Riverside Village President Ben Sells made it clear last week that he won’t vote to reject a new referendum question asking voters if they want term limits for local elected officials.
If the deciding vote came down to him, Sells said, he would uphold his promise made prior to the election last spring of three new trustees — that even if a majority of trustees rejected the idea of term limits in the future he would honor the compromise trustees made when they approved a term-limit referendum question in April.
“One of the concerns the people who reached the compromise had was that this newly constituted board would go back and overturn the compromise that had been reached by the prior board,” Sells said during a discussion of the subject at the village board’s Oct. 3 meeting. “I made it clear that I would not do that, so if I’m put in a position where I have to break the tie, I’m going to vote to have the term limits.”
Trustees meanwhile put off until at least Oct. 17 a vote on approving a resolution for a new term-limit referendum question that has become necessary after the Illinois General Assembly in July changed state law on how such questions can be framed.
When Riverside trustees voted unanimously in April to approve the referendum question, it sought to limit trustees and the president to three consecutive terms. In addition, the language adopted by trustees made the limit retroactive, meaning the limit would apply to anyone already holding office.
For example, Sells is serving his second term as president. According to the language of the referendum question, if approved by voters, Sells would be limited to just one more term as president.
However, the Illinois General Assembly voted that the language of any term-limit referendum question – retroactive to November 2016 – must be prospective.
In other words, even though Sells has already served two consecutive terms, those wouldn’t count against him if he sought the office in the future. He could, theoretically, serve three more consecutive terms starting with the next village presidential election in 2021, if voters chose to elect him.
Trustees chose to postpone the vote on the new question, however, because three trustees – Cristin Evans, Alex Gallegos and Doug Pollock — voiced opposition to any sort of term limit for local elected politicians.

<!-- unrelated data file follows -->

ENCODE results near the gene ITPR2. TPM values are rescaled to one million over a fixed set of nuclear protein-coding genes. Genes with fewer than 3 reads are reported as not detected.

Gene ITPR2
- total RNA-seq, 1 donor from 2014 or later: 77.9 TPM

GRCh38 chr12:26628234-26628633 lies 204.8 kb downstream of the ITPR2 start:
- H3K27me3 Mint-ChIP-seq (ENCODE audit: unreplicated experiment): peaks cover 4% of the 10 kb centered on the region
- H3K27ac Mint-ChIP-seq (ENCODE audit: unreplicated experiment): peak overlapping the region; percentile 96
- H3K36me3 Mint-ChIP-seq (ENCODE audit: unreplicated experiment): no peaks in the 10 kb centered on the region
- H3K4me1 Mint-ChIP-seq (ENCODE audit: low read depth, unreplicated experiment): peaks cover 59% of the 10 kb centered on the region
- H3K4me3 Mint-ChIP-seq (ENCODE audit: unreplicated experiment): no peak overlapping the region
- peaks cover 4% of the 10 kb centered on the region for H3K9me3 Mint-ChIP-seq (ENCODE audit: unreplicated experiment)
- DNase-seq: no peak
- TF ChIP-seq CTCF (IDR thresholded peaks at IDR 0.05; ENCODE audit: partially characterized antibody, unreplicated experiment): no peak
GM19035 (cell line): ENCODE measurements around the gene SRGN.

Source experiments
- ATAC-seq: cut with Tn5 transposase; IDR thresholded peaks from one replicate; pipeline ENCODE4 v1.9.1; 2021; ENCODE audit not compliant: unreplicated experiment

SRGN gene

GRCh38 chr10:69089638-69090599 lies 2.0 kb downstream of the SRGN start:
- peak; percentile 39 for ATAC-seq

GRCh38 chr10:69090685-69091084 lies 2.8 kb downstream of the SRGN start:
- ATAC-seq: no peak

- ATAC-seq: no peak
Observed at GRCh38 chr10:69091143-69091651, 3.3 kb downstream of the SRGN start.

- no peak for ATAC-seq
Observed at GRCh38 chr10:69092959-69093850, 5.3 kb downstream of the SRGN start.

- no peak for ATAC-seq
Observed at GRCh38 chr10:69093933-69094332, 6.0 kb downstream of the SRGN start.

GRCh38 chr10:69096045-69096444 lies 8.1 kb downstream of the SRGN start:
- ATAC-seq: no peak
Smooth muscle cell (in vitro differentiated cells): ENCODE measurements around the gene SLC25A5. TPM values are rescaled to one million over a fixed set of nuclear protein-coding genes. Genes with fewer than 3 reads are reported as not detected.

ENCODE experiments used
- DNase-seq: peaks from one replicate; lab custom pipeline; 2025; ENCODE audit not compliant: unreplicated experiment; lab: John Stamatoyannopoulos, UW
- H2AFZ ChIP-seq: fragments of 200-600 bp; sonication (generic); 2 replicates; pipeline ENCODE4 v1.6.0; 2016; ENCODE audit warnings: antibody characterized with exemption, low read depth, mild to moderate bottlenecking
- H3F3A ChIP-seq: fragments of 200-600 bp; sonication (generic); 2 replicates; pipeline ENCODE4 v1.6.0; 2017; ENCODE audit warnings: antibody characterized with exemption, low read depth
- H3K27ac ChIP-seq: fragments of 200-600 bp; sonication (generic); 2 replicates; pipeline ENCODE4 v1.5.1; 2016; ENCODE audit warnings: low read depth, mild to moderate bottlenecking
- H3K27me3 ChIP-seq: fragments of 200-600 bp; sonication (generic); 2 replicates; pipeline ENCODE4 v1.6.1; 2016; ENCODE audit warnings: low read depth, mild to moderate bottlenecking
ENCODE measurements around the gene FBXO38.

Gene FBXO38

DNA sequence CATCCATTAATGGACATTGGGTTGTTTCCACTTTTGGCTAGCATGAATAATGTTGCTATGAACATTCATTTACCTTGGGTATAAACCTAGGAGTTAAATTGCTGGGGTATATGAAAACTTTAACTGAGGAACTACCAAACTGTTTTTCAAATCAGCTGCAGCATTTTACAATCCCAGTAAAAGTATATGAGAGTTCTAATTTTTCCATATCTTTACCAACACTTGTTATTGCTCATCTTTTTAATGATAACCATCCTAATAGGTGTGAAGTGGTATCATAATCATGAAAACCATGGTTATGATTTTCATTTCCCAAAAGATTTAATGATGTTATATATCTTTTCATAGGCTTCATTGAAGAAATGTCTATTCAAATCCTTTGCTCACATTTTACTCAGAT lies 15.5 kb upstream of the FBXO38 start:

Elizabeth Peters and Edward Hannon supported the new term-limit resolution, but Trustee Wendell Jisa was absent from the meeting, meaning that a vote on the resolution on Oct. 3 likely would have failed by a vote of 3-2.
Village Attorney Lance Malina stated that if the present referendum question remained the one on the ballot, and it was passed by voters, it probably would simply be enforced with the prospective language superseding the question’s language per state law.
However, he warned, allowing an essentially misleading referendum question to make the ballot could open the village up to a legal challenge, and it could also affect how people vote.
For example, Malina said, it’s possible that someone who might support term limits prospectively would vote against the question if it were phrased retroactively.
“It’s not the most accurate referendum, because it purports to ask something that you really don’t have the power to do anymore, and it potentially could change the outcome,” Malina said.
Jisa strongly supported term limits when the subject surfaced earlier this year. He initially supported limiting elected officials in Riverside to two consecutive terms, but agreed to three terms, retroactively, when the two-term limit was voted down by a 4-3 vote in April.
Reached via email last week, Jisa said he hadn’t watched the meeting video and would comment after he did. He didn’t respond prior to the Landmark’s press time.